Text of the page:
Energy Efficiency

Slovenia approves package for energy renovation of municipal buildings

Slovenia approves package for energy renovation of municipal buildings

Photo: Christiane M. from Pixabay

Published

March 5, 2020

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Published:

March 5, 2020

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Local authorities can apply in four rounds, where the final deadline is November 16. Slovenia is covering only 15% of the project for energy renovation from its budget and the rest is from European funds. The rate of cofinancing for works on municipal structures is capped at 40%.

The Government Office for Development and European Cohesion Policy has given the goahead for energy conservation measures in local communities in four rounds. Municipalities can apply to have as much as 40% of eligible costs covered in works on buildings they own and use. Slovenia earmarked EUR 25 million for the energy renovation project of which EUR 21.25 million or 85% comes from the European Union’s cohesion funds.

The package is planned to be spent through 2022 via contracts, construction and groups of endeavors including public–private partnerships, the documents showed. The managing authority for European regional, structural and social funds noted the Ministry of Infrastructure is responsible for the process.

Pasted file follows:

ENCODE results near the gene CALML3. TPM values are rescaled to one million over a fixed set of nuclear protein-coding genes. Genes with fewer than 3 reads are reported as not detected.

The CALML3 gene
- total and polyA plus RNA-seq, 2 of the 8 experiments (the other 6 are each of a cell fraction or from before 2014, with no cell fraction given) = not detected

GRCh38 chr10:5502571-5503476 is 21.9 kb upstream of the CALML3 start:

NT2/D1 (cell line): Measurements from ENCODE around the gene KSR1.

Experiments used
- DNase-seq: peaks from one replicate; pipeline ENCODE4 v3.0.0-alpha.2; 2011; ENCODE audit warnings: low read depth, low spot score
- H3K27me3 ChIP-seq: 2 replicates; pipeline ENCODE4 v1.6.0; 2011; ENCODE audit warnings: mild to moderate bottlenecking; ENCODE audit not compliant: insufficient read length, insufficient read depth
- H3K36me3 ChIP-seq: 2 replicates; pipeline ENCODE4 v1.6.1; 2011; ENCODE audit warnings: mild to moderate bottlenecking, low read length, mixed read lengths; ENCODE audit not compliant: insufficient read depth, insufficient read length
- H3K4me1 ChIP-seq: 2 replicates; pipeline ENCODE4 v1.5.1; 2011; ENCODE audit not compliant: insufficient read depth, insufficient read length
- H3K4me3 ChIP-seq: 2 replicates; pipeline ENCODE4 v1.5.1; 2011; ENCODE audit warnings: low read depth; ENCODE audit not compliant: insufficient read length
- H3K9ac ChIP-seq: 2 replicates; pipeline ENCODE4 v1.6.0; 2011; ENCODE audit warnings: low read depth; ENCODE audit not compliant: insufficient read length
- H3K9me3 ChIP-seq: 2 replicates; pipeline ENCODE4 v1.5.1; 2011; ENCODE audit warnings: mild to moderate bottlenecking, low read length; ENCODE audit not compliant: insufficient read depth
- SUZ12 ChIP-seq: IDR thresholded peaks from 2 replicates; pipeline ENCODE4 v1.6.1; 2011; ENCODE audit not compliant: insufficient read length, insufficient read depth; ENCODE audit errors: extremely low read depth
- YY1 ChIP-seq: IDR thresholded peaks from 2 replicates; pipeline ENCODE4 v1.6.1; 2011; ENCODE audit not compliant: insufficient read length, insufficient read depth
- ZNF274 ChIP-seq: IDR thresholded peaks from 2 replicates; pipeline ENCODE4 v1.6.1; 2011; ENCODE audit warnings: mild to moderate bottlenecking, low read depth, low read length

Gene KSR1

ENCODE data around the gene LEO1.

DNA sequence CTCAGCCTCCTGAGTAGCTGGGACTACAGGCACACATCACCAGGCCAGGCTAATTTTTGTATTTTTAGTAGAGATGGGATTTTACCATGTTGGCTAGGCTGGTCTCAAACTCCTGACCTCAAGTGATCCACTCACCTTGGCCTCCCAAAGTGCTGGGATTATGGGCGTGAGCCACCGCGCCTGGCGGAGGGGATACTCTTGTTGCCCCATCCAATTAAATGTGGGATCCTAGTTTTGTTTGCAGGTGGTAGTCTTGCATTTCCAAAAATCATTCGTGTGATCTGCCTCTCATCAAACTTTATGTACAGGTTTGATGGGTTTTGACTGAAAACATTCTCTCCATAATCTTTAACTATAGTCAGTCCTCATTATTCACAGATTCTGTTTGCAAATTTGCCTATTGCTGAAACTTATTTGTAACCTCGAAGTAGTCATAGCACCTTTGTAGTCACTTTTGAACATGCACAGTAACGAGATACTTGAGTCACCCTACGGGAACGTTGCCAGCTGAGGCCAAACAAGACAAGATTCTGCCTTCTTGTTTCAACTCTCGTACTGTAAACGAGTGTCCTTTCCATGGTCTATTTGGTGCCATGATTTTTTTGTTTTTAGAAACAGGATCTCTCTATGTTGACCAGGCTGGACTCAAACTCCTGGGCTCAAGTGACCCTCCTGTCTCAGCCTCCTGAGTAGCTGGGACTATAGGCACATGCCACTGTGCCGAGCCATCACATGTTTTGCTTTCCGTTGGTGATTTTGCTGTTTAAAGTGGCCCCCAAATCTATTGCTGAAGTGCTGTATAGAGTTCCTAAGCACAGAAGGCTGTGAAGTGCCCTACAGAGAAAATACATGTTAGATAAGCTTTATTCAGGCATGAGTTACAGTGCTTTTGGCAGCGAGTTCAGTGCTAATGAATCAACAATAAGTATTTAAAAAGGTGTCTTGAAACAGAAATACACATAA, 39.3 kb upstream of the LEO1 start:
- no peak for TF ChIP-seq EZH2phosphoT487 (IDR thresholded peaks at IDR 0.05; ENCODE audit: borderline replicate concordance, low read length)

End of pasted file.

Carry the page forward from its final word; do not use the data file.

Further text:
The public call was issued for contracts including public–private partnerships for implementation through 2022

According to the terms of the public call issued by the Government of Slovenia, expenses of other works will also be covered in case they are required for energy renovation. The first deadline to submit applications is March 30. The remaining three are June 15, September 14 and November 16. They will be opened within eight days.

The basic cofinancing is available for operations involving the façade, roofs and floors and technical systems like heating, ventilation and air conditioning.

The program for communities in Slovenia can cover costs for other works in case they are required for energy renovation

The minister of infrastructure has the task to pick the municipalities and allocate funds. Alenka Bratušek, the incumbent, has just presented the former Yugoslav republic’s national energy and climate plan.

External contractors are eligible for no more than 12% of the total sum excluding value-added tax. The cap for information and communication costs is 1% and the maximum for salaries was set at 3%. The state said it wouldn’t approve cofunding for unforeseen and additional work, real estate tax, purchasing of used equipment and legal fees.

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